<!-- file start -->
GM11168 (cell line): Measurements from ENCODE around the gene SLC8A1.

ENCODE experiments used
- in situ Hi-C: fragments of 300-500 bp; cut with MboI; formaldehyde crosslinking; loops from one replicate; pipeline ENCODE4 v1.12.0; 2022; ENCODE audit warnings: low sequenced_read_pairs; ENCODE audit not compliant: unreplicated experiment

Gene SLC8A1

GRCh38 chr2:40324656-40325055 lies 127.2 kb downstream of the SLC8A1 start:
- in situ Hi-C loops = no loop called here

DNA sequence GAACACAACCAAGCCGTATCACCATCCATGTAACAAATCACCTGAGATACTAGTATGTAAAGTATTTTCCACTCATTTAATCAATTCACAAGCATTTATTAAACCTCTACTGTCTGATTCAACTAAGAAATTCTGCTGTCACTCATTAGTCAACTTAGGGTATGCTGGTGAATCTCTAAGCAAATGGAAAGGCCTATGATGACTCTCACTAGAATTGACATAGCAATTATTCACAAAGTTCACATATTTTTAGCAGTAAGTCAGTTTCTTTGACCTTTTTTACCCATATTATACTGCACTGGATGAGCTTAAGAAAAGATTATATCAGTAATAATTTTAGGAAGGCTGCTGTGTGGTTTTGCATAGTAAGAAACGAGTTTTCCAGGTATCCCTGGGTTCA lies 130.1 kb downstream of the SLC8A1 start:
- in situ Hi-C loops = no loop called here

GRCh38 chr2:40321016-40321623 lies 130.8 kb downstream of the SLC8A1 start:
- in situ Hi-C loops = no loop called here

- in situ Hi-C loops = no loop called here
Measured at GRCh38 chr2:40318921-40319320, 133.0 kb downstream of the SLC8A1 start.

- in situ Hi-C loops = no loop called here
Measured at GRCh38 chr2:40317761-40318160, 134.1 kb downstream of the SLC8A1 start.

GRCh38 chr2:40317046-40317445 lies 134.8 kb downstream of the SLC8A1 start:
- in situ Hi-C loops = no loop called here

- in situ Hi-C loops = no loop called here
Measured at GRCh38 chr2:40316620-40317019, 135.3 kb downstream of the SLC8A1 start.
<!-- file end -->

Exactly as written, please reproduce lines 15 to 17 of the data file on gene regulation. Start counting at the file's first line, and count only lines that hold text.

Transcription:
GRCh38 chr2:40317046-40317445 lies 134.8 kb downstream of the SLC8A1 start:
- in situ Hi-C loops = no loop called here

- in situ Hi-C loops = no loop called here